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How to Write a Metaphorical Poem


A metaphor is comparison between two dissimilar things. To write a metaphorical poem, you can create your metaphor in a couple of different ways. You could use many different metaphors to compare one thing with many other things. Or you could have one long metaphor throughout your poem, which you expand on as you go. This is known as an extended metaphor. Either way you do it, a strong metaphor is a wonderful jumping off point for creative poetry.

Writing the Poem

Brainstorm! You need to develop your metaphor in order to write your poem. What do you want to compare? Do you want an extended metaphor that flows throughout your poem or would you like a steady theme that can incorporate many metaphors into it? The choice is yours, but you can figure out the best way to go by making a list of possible metaphors you could include. Remember, the more unique the comparison is, the more interesting your poem will be.

Put pen to paper. After you have a general idea of where you want your poem to go, just start writing. At this stage, you can't go wrong as long as you don't stop writing. If you had planned on using one metaphor throughout but find that more seem to occur as you write, go with it. Take advantage of your own natural creativity.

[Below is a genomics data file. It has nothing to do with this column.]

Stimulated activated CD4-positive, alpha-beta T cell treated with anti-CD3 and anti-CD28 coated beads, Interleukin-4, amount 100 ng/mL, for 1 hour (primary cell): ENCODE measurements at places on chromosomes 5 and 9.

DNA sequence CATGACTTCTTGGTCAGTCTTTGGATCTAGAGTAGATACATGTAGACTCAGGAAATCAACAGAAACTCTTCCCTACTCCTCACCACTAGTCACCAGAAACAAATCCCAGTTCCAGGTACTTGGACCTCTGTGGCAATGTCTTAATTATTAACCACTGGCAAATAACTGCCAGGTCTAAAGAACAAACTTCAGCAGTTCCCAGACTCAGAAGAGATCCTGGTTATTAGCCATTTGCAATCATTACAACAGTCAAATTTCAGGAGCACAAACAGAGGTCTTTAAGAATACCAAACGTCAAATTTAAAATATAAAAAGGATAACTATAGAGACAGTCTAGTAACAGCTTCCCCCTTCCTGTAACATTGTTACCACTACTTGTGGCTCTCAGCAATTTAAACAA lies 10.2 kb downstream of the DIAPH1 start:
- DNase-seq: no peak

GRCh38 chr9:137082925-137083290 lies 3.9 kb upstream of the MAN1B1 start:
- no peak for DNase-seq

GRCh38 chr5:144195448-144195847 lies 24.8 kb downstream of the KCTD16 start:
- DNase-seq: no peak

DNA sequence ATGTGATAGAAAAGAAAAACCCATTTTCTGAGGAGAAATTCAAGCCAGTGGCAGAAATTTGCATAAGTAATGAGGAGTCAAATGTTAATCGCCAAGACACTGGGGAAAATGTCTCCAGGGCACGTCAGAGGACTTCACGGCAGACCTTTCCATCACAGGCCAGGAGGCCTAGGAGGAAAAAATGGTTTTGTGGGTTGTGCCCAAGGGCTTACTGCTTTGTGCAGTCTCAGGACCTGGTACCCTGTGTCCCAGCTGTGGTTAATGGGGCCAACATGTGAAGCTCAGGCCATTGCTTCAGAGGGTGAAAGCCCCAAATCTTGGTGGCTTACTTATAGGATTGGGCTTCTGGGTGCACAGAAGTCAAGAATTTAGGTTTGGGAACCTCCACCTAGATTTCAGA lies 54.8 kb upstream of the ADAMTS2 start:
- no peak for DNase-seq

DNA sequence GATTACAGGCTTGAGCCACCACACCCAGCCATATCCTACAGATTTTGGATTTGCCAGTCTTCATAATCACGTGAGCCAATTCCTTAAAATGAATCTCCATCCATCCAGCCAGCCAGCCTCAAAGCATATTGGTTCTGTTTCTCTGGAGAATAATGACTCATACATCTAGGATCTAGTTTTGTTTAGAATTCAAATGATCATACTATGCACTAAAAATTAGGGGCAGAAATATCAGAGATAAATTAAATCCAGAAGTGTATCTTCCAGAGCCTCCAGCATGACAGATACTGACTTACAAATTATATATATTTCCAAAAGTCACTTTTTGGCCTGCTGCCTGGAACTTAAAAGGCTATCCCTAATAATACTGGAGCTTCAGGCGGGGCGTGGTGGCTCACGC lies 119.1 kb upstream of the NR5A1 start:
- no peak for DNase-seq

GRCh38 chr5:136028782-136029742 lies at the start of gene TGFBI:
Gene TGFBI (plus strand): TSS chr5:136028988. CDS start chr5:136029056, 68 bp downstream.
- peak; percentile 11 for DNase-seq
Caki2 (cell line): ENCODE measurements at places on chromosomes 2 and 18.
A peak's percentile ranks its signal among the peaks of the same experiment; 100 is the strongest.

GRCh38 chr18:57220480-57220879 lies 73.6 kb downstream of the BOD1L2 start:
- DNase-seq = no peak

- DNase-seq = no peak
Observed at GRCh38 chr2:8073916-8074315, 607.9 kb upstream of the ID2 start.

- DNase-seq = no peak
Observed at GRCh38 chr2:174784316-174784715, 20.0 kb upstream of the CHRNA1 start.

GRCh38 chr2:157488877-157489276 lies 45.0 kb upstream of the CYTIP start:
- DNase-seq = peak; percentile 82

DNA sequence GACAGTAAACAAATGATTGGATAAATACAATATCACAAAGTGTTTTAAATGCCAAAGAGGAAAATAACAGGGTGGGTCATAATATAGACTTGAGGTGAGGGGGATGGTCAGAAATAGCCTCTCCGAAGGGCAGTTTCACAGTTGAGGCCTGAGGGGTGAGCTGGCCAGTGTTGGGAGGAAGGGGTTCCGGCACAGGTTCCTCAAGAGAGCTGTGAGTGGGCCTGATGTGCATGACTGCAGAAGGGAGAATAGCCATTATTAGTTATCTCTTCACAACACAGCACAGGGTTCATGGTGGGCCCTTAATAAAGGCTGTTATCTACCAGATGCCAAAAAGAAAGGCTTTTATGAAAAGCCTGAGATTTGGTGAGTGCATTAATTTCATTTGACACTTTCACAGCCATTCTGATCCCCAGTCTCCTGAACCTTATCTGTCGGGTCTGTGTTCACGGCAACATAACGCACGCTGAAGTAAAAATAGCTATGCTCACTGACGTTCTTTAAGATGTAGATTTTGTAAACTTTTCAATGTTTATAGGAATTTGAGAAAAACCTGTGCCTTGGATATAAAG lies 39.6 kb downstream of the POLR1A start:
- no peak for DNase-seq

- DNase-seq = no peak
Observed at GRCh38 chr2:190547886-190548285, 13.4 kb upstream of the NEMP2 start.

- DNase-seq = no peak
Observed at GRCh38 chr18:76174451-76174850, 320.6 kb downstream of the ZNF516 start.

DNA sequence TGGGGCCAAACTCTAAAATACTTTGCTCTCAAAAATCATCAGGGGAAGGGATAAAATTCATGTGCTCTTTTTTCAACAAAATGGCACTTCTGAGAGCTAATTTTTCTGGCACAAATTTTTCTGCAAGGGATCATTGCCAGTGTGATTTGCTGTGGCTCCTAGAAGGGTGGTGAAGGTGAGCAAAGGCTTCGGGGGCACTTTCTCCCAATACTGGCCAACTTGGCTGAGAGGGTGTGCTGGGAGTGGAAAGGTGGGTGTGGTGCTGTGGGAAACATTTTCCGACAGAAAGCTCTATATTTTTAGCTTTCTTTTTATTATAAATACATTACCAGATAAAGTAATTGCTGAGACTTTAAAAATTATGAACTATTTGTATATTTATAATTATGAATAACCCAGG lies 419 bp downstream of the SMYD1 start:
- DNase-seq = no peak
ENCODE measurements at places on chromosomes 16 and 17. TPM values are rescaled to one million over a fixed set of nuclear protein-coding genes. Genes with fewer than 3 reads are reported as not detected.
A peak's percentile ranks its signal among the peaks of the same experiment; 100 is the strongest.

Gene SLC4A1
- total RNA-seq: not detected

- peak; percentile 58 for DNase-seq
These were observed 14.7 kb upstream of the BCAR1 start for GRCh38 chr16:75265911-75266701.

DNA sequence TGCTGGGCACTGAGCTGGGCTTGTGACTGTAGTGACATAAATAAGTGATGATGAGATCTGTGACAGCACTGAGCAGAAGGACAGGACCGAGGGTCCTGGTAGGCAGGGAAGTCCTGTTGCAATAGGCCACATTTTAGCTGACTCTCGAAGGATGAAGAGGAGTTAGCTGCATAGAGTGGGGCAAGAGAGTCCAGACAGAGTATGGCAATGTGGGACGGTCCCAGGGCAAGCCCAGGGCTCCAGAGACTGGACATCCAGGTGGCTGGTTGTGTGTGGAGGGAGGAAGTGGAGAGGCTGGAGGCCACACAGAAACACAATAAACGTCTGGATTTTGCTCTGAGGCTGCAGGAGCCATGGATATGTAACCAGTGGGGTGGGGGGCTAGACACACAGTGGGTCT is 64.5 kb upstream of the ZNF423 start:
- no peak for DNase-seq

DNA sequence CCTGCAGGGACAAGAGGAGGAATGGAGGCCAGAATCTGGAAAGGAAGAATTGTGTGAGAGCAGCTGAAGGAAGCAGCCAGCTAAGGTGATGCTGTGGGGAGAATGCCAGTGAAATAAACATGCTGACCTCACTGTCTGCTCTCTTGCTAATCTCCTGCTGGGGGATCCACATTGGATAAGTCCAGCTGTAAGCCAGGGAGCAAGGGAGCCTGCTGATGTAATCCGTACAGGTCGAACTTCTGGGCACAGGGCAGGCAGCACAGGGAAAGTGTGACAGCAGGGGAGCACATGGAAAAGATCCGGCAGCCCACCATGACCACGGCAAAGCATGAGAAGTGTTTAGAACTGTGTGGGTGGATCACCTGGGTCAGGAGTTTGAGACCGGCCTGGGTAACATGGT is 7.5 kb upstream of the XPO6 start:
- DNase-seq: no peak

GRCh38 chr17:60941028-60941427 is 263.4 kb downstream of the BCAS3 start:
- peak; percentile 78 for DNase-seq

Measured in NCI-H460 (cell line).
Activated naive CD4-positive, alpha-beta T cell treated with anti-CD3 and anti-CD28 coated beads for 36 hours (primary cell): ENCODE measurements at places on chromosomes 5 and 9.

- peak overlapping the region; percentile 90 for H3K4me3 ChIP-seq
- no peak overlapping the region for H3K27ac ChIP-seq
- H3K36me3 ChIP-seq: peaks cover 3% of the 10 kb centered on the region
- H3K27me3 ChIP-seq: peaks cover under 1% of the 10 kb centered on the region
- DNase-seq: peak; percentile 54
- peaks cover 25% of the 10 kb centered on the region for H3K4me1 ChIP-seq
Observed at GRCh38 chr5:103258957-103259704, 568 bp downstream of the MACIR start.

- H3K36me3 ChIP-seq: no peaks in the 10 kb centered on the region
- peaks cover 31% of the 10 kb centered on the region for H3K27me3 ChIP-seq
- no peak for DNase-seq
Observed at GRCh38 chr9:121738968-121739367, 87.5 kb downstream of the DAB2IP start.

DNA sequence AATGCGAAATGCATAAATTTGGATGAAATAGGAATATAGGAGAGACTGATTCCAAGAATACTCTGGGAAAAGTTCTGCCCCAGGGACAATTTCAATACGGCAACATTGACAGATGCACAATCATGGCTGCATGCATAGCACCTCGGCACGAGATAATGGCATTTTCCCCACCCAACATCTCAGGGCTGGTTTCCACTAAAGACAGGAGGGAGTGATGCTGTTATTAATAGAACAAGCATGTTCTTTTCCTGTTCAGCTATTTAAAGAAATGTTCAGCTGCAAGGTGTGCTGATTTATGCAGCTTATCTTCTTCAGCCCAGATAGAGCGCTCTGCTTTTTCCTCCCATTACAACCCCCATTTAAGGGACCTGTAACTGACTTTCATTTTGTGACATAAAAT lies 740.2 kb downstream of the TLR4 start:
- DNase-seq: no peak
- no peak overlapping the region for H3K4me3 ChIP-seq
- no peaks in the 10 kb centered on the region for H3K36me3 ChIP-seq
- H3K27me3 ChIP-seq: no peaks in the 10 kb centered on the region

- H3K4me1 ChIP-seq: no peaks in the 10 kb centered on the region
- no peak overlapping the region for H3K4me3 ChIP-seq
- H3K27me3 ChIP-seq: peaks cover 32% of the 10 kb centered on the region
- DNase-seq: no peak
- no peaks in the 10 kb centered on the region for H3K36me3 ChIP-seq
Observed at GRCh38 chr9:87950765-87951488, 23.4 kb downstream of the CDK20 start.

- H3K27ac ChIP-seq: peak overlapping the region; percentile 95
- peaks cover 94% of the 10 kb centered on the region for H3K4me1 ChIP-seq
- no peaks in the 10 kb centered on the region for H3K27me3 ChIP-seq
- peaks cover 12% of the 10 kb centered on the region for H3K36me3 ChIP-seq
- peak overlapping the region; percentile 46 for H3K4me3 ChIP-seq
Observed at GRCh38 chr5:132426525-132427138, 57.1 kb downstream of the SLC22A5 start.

Edit and rewrite. Reread what you've done and decide what you like or dislike. Make sure your metaphor is not so subtle that no one will be able to find it or understand it. You also do not want it so direct that your reader has nothing to think about. Poetry is often a fine balancing act in this way.

When you're happy with your poem, see if others can pull your desired meaning out of the poem. Have someone else read your poem. Could the reader find the comparison you were making with your metaphor? Find out what effect your words have on the reader and decide if you still need to tweak it or not. Sometimes you may not have written what you first intended to, but that's okay as long as you're happy with the final product.

Tips
  • A clever title can help you make a subtle metaphor if you don't want to explicitly state it in your poem.
  • Remember not to tell your readers what your metaphor is before they read it. See if they can find it on their own first.
About the Author

Tiffany Martin is a graduate of James Madison University. Her undergraduate degree was in English with a minor in creative writing and she is currently working to complete her master's degree in teaching.

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